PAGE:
"Wolverine Bros. Freight & Storage" (Minotaur Books), by Steve Ulfelder
Conway Sax is an ex-con, a former race car driver and a skilled mechanic who is fiercely loyal to his friends — especially those in the maverick Alcoholics Anonymous group he credits with saving his life.
So when Eudora Spoon, a group member and close friend who is dying of cancer, asks Sax to track down her missing son, Kenny, he immediately sets off for Los Angeles where Kenny has been pursuing an on-again, off-again acting career.
There, he learns Kenny has been kidnapped by a violent street gang, rescues the young man and escapes through a hail of bullets. But shortly after Sax returns Kenny to his family home in Massachusetts, Eudora is murdered.
Sax, not one to trust the authorities to do their jobs, vows vengeance. But against whom?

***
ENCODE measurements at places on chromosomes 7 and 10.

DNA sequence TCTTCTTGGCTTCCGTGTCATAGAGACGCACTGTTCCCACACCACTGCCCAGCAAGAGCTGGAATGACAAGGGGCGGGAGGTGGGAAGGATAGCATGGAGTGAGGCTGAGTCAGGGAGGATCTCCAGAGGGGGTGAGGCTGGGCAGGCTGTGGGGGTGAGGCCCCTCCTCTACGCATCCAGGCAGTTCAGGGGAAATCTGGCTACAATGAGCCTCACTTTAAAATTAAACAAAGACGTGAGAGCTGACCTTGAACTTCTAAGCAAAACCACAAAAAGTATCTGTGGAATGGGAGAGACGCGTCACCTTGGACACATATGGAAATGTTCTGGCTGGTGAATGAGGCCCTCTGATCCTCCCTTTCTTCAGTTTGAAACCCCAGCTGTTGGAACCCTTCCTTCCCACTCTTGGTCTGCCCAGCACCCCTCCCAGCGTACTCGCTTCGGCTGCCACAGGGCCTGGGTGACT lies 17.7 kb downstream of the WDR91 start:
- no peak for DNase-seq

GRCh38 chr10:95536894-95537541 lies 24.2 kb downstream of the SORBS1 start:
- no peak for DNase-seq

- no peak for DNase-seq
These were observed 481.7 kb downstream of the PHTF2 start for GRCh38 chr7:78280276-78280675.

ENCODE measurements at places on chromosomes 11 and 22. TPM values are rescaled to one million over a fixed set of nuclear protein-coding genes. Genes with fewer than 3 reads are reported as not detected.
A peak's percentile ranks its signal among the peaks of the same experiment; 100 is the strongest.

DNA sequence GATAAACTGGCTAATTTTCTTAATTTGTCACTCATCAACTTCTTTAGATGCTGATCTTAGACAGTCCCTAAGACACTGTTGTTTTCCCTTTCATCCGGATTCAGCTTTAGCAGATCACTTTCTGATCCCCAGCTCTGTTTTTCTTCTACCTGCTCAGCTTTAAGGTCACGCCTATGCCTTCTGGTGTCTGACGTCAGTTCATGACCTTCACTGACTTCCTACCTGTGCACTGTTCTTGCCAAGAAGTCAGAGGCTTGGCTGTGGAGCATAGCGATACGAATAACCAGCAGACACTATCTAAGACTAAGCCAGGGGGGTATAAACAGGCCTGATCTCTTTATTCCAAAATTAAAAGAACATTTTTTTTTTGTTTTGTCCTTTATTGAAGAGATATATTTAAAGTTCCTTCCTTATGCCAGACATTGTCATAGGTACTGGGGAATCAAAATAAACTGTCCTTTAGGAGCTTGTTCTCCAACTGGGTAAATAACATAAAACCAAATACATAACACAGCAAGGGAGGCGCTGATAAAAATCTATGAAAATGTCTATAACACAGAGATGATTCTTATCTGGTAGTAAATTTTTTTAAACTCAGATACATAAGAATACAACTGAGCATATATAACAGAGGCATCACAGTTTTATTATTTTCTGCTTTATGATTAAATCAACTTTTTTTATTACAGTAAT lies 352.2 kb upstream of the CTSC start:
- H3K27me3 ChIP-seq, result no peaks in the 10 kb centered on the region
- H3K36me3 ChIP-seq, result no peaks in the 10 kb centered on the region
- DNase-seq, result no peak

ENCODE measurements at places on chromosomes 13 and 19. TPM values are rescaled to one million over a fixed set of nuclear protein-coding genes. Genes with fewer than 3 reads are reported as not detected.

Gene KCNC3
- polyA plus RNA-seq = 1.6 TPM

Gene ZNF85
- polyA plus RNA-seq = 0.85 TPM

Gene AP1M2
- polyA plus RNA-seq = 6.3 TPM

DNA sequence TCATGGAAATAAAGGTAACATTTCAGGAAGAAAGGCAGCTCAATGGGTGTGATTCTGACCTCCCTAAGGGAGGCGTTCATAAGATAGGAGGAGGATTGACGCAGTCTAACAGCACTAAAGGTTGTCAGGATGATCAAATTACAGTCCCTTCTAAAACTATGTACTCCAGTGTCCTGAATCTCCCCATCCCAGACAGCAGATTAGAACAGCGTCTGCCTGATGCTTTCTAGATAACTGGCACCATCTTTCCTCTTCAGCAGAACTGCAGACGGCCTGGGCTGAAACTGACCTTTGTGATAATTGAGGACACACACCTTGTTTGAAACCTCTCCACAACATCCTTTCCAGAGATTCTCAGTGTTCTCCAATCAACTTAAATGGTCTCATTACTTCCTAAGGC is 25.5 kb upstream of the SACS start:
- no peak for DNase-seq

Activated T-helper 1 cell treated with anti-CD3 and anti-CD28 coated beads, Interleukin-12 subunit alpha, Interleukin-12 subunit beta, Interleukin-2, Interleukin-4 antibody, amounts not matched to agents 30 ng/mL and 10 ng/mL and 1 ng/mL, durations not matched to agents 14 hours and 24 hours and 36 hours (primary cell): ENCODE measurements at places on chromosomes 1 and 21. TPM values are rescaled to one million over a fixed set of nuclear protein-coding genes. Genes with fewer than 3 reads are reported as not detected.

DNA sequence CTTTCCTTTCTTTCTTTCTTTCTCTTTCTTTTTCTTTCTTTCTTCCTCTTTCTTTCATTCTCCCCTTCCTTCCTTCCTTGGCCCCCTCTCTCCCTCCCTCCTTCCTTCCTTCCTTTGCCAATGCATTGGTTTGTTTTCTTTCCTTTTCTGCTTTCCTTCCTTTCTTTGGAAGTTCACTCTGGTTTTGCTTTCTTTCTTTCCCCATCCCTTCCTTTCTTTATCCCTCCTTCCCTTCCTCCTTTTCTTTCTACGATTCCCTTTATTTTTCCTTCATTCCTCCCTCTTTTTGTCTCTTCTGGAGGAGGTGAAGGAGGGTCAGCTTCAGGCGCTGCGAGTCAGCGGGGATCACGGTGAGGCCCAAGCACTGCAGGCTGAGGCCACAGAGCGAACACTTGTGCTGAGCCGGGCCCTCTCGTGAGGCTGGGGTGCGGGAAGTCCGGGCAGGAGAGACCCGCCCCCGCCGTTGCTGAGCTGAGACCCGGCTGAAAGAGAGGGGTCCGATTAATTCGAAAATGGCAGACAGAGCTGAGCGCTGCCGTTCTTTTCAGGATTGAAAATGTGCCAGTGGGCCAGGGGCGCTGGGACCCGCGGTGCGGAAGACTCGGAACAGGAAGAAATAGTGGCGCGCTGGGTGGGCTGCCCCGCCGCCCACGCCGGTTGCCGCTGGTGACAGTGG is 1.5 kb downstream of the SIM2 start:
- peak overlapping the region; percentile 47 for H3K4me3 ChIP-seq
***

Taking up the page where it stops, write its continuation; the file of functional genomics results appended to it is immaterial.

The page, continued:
Did the street gang, which has a long reach, kill Eudora as payback for Kenny's rescue? Then again, Kenny and his brother Harmon, the local police chief, both stand to gain by inheriting their mother's valuable land holdings. And what about the money people who are lusting after Eudora's land as the site for the state's first full-fledged casino?
As Conway wades into the case, he is also drawn into an affair with Harmon's wife Tricia — a move that seems certain to cloud his judgment.
The result is a fast-paced, highly satisfying mystery told in the same muscular, vivid prose that distinguished the first three novels in this Edgar Award-nominated series.
"Wolverine Bros. Freight & Storage" solidifies Ulfelder's place as one of the best crime novelists to come out of Massachusetts since Dennis Lehane burst on the scene two decades ago.
Bruce DeSilva, winner of the Mystery Writers of America's Edgar Award, is the author of three crime novels including "Providence Rag."